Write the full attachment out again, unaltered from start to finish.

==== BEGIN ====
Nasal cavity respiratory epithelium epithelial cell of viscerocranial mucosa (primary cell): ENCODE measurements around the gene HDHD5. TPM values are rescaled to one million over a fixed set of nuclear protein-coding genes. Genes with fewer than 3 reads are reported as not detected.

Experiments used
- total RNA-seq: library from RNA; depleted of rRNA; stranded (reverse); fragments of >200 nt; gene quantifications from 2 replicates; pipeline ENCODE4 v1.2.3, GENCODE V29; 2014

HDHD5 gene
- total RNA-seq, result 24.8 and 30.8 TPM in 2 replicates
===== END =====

Nasal cavity respiratory epithelium epithelial cell of viscerocranial mucosa (primary cell): ENCODE measurements around the gene HDHD5. TPM values are rescaled to one million over a fixed set of nuclear protein-coding genes. Genes with fewer than 3 reads are reported as not detected.

Experiments used
- total RNA-seq: library from RNA; depleted of rRNA; stranded (reverse); fragments of >200 nt; gene quantifications from 2 replicates; pipeline ENCODE4 v1.2.3, GENCODE V29; 2014

HDHD5 gene
- total RNA-seq, result 24.8 and 30.8 TPM in 2 replicates